@bjhend 2012-04-17 18:15:50

Rule of thumb:

  • A declaration tells the compiler how to interpret the variable's data in memory. This is needed for every access.

  • A definition reserves the memory to make the variable existing. This has to happen exactly once before first access.

@Lightness Races with Monica 2013-04-14 17:38:53

This only holds for objects. What about types and functions?

@user565367 2011-01-07 04:42:05

definition means actual function written & declaration means simple declare function for e.g.

void  myfunction(); //this is simple declaration


void myfunction()
 some statement;    

this is definition of function myfunction

@sbi 2013-04-24 12:57:08

And what about types and objects?

@Johannes Schaub - litb 2009-09-11 18:15:37

There are interesting edge cases in C++ (some of them in C too). Consider

T t;

That can be a definition or a declaration, depending on what type T is:

typedef void T();
T t; // declaration of function "t"

struct X { 
  T t; // declaration of function "t".

typedef int T;
T t; // definition of object "t".

In C++, when using templates, there is another edge case.

template <typename T>
struct X { 
  static int member; // declaration

template<typename T>
int X<T>::member; // definition

int X<bool>::member; // declaration!

The last declaration was not a definition. It's the declaration of an explicit specialization of the static member of X<bool>. It tells the compiler: "If it comes to instantiating X<bool>::member, then don't instantiate the definition of the member from the primary template, but use the definition found elsewhere". To make it a definition, you have to supply an initializer

int X<bool>::member = 1; // definition, belongs into a .cpp file.

@user154171 2009-09-11 14:46:45

Couldnt you state in the most general terms possible, that a declaration is an identifier in which no storage is allocated and a definition actually allocates storage from a declared identifier?

One interesting thought - a template cannot allocate storage until the class or function is linked with the type information. So is the template identifier a declaration or definition? It should be a declaration since no storage is allocated, and you are simply 'prototyping' the template class or function.

@sbi 2009-09-11 15:09:58

Your definition isn't per se wrong, but "storage definition" always seems awkward when it comes to function definitions. Regarding templates: This template<class T> struct foo; is a template declaration, and so is this template<class T> void f();. Template definitions mirror class/function definitions in the same way. (Note that a template name is not a type or function name. One place where you can see this is when you cannot pass a template as another template's type parameter. If you want to pass templates instead of types, you need template template parameters.)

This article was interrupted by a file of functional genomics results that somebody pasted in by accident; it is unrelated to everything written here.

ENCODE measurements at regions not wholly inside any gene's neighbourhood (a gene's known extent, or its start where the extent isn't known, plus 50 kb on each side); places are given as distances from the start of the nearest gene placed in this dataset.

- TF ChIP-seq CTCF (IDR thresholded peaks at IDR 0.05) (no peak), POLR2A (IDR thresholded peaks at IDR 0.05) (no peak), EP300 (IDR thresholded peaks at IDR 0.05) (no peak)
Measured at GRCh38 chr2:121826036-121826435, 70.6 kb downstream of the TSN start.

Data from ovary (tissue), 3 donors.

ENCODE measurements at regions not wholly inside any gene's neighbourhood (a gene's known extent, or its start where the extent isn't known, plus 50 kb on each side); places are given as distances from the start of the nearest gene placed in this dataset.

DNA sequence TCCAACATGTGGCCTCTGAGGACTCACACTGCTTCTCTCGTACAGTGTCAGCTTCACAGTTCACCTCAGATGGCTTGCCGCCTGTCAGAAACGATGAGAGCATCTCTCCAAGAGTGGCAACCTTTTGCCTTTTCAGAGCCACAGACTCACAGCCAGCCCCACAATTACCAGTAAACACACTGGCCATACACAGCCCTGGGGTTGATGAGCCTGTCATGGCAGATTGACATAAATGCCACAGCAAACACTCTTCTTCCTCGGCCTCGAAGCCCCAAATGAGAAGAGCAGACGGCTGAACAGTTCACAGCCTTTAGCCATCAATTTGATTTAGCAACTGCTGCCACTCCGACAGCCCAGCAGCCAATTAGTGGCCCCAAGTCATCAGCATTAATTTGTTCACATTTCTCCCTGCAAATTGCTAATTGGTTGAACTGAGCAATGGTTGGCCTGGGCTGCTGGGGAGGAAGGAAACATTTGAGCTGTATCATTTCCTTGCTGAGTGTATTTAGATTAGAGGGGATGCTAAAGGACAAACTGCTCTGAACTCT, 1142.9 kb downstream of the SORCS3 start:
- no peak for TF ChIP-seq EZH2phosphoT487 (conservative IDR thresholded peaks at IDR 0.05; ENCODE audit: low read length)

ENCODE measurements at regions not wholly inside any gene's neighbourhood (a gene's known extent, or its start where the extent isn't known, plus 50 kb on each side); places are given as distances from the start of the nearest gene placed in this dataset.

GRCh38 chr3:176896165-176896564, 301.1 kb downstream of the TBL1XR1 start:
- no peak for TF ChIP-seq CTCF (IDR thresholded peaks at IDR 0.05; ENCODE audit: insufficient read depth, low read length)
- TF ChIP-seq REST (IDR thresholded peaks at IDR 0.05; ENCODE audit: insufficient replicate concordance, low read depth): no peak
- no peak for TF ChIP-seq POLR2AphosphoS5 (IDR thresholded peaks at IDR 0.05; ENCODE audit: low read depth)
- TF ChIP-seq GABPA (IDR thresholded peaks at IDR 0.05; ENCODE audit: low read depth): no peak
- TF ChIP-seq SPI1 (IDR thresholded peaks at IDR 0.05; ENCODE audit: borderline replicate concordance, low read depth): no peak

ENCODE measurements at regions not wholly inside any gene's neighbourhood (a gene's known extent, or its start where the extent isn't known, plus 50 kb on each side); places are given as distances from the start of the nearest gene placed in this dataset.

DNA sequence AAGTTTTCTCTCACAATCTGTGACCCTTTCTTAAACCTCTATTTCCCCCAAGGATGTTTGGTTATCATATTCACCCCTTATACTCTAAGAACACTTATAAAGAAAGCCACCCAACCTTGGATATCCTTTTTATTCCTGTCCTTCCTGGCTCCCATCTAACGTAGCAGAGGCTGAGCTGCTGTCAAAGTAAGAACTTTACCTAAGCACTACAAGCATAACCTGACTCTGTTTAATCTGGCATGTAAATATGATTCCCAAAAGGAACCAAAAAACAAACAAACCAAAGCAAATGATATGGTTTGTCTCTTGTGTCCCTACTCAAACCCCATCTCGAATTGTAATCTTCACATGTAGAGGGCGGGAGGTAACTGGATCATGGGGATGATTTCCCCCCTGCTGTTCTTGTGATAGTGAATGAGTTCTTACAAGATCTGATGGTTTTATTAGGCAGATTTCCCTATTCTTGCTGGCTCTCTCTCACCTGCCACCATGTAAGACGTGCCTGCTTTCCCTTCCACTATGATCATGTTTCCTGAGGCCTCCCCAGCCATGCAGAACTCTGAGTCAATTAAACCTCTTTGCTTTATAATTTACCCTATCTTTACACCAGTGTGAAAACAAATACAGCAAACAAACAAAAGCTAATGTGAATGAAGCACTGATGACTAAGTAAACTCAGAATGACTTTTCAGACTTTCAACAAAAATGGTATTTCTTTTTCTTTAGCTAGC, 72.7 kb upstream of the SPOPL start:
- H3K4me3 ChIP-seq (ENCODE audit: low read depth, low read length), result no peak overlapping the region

@user154171 2009-09-11 15:59:27

Agreed that 'storage definition' is awkward, especially regarding function definitions. The declaration is int foo() and definition is int foo() {//some code here..}. I usually need to wrap my small brain with concepts I am familiar - 'storage' is one such way to keep it straight to me at least... :)

@Steve Jessop 2009-09-11 14:03:38

From the C99 standard, 6.7(5):

A declaration specifies the interpretation and attributes of a set of identifiers. A definition of an identifier is a declaration for that identifier that:

  • for an object, causes storage to be reserved for that object;
  • for a function, includes the function body;
  • for an enumeration constant or typedef name, is the (only) declaration of the identifier.

From the C++ standard, 3.1(2):

A declaration is a definition unless it declares a function without specifying the function's body, it contains the extern specifier or a linkage-specification and neither an initializer nor a function-body, it declares a static data member in a class declaration, it is a class name declaration, or it is a typedef declaration, a using-declaration, or a using-directive.

Then there are some examples.

So interestingly (or not, but I'm slightly surprised by it), typedef int myint; is a definition in C99, but only a declaration in C++.

@sbi 2009-09-11 14:20:11

@onebyone: Regarding the typedef, wouldn't that mean that it could be repeated in C++, but not in C99?

@Steve Jessop 2009-09-11 14:35:26

That's what surprised me, and as far as a single translation unit is concerned, yes there is that difference. But clearly a typedef can be repeated in C99 in different translation units. C doesn't have an explicit "one definition rule" like C++, so the rules it does have just allow it. C++ chose to change it to a declaration, but also the one definition rule lists what kinds of things it applies to, and typedefs isn't one of them. So repeats would be allowed in C++ under the ODR as it's worded, even if a typedef was a definition. Seems unnecessarily picky.

@Steve Jessop 2009-09-11 14:35:57